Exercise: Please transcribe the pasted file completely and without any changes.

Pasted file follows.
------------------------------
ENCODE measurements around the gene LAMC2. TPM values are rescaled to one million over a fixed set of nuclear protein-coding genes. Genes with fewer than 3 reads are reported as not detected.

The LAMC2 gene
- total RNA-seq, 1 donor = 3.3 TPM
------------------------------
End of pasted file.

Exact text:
ENCODE measurements around the gene LAMC2. TPM values are rescaled to one million over a fixed set of nuclear protein-coding genes. Genes with fewer than 3 reads are reported as not detected.

The LAMC2 gene
- total RNA-seq, 1 donor = 3.3 TPM